When You Need To Quickly Get Around the Caves…

For two years, the Murphys, and their Vineyard Manager Jim Stollberg and Winemaker Dieter Cronje, designed the vineyards and planted accordingly with their vision of small lot wines in mind. The vineyard has 73 total acres of vines and the vineyard is Sustainability in Practice (SIP) certified. The winery combines architecture and hospitality.

While approximately 85% of the wine made at Presqu’ile are entirely estate grown, Presqu’ile also partners with Rim Rock, Steiner Creek and Bien Nacido Vineyard.

Storm Wines

Ernst Storm, Winemaker Storm Wines

As we went down the hill from the Presqu’ile property, there sat a non-descript barn.  In that barn sat the site of some of the most impressive wines we found during our trip.  That is Storm Wines with Ernst Storm, a quiet South African with a passion for making organic Rose, Pinot Noir, Sauvignon Blanc and Syrah.

As he said, “I love nature and believe the less that you do to impact the environment, the better. It is all about respect.”

 

Ernst grew up in South Africa and went to school at the Elsenburg Agricultural School in Stellenbosch and worked as a winemaker in South Africa.  He came to California to learn how to work in a warmer client and eventually saw similarities with the soils and microclimates between the Western Cape and Santa Barbara County.  He worked at Firestone Winery (during the days of the Bachelor filming, and no he was never on camera) and started Storm with 6 barrels in 2006.  In 2008, Ernst became involved in the winemaking at Curtis Winery.  At the end of 2013, he left Curtis to focus on Storm.

Ernst’s brother, Hannes, launched Storm Wines-South Africa in 2012. His focus is Pinot Noir and Chardonnay from the Hemel-en-Aarde Valley.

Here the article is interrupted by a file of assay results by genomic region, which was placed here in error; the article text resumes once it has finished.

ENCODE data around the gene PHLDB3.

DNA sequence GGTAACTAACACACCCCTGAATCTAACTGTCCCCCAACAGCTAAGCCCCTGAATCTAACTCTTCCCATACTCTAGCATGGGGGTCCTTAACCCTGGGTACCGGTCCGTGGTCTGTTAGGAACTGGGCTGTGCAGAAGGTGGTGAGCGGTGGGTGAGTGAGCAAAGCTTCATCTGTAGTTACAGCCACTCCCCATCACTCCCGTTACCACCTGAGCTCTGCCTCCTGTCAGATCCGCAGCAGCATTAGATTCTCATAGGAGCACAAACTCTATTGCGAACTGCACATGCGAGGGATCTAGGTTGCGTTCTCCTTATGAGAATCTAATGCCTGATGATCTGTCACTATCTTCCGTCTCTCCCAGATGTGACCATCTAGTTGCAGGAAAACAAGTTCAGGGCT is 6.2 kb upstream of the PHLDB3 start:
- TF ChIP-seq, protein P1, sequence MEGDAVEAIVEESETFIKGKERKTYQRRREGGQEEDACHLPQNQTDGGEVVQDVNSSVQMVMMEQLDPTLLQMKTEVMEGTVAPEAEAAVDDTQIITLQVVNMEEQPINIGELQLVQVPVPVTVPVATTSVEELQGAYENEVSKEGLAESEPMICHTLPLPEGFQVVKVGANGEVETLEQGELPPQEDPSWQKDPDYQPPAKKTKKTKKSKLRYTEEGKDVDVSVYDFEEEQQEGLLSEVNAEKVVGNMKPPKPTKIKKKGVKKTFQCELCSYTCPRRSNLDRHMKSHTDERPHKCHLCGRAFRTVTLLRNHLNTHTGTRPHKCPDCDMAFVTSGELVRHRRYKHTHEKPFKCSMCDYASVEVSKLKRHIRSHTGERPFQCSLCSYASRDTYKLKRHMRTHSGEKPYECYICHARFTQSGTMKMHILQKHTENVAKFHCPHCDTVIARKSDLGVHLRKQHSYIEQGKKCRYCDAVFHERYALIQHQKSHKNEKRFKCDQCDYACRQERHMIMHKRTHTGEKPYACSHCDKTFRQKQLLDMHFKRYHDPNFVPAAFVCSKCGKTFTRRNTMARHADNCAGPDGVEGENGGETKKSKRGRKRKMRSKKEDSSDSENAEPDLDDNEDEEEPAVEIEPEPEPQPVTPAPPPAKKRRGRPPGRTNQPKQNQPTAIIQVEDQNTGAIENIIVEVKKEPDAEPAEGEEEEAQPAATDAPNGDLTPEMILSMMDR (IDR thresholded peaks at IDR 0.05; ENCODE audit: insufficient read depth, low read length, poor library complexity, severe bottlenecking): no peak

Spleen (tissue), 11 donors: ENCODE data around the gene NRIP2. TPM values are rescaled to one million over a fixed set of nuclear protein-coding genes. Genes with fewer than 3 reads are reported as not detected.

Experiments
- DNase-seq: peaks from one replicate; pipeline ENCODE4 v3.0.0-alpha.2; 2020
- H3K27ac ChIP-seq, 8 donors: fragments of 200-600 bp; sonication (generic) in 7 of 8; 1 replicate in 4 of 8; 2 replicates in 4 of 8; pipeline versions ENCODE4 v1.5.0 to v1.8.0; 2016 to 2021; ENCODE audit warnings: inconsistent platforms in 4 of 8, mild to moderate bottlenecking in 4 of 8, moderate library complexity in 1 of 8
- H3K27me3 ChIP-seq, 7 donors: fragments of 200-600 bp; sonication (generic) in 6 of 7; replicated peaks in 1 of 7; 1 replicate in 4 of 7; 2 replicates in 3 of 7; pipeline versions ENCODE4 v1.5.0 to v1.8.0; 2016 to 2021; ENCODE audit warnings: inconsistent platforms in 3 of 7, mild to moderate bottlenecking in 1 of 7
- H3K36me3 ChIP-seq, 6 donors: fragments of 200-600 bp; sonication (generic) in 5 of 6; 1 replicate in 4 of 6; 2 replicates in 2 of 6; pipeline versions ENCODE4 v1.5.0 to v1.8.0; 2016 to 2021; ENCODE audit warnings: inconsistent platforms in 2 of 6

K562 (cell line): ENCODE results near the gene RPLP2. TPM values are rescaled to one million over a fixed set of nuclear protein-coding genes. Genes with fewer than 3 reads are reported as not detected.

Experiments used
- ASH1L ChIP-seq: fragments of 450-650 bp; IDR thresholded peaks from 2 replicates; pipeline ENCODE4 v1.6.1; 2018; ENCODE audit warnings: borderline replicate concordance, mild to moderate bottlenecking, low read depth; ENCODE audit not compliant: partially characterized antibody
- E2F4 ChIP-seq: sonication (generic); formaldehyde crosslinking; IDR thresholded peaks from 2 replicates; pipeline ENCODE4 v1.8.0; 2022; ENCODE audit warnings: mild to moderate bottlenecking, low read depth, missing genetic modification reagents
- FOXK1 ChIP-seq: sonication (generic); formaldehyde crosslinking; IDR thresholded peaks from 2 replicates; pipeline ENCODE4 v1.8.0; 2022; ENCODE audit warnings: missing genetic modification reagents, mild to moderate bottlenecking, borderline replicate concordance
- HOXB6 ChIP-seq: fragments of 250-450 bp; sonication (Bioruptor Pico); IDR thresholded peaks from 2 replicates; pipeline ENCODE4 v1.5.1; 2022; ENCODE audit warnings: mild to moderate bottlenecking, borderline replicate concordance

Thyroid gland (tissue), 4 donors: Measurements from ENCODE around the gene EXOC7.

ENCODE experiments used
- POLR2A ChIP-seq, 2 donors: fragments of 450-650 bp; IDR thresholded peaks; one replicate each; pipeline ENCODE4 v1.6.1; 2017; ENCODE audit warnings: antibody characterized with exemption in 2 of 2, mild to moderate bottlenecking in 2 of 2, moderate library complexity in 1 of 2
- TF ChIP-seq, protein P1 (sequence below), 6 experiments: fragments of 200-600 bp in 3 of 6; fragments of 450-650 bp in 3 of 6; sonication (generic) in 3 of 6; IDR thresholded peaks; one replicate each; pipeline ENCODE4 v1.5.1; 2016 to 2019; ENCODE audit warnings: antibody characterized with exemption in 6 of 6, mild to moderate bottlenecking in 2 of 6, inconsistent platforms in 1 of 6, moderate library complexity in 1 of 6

Zaca Mesa Winery and Vineyards

Zaca Mesa is considered one of the founding wineries of Santa Barbara County – in fact the third and they are known for the great winemakers who have trained there and started their own wineries.  From Ken Brown, who was Zaca Mesa’s first winemaker, who started Byron in Santa Maria Valley to Adam Tolmach, Jim Clendenen and Bob Lindquist who worked at Zaca Mesa before starting Ojai, Au Bon Climat and Qupé, the list is impressive. In fact, they started Zaca University, an official training center because of it.

An example of the different ways of experimentation at Zaca Mesa

Purchased in 1972 by John Cushman and five friends, the first vines were planted a year later in 1973.  They were known to be experimental, planting several varietals to see what would work.  In 1978, Syrah was planted, namely the Black Bear Block, which has become own of the most well-known and oldest Syrah blocks of the Central Coast.

Today the winery focuses on Syrah, Viognier, and other Rhône varieties.  In 2016, Eric Mohseni was promoted to Director of Vineyard and Winery Operations and Kristin Bryden was promoted to Winemaker.  John Cushman, along with his brother Lou, became 100% owners of Zaca Mesa in 1988.

We had a great tour of the winery and enjoyed a great line up of wines.

Demetria Estates:

Demetria Estates was born when John Zahoudanis went searching for vineyard property in 2005.  He had grown up as a farmer of olives, citrus, and grapes and used to make family wine in Greece.  John and his wife Sandra purchased the estate in Los Olivos and named it after their daughter Demetria, and the Greek goddess of harvest Demeter.

 

Me and Alexis Zahoudanis

After spending about an hour on the patio tasting through some delicious estate Rhone wines that are bio-dynamically farmed, we realized the party was in the tasting room.  That is when we had the chance to talk to Alexis Zahoudanis, John’s son, who has lived and worked on the estate full-time since 2009.  He works with Harry Waye, the winemaker, on forty-six acres of Rhone varietals.  Demetria also makes Burgundy-style wines, sourcing organic Pinot Noir, Chardonnay, Pinot Blanc, and Pinot Gris grapes.

Sean and me

I must give a shout out to Sean Michael from Destination Drivers.  Destination Drivers will transport you in your rental car for a fraction of the price. They pick up and drop you off at your hotel and make it so easy along with way.  Sean took great care of us – he picked up food, made recommendations for wineries and was delightful even when I did rap Paul Revere by the Beastie Boys (sorry, Sean).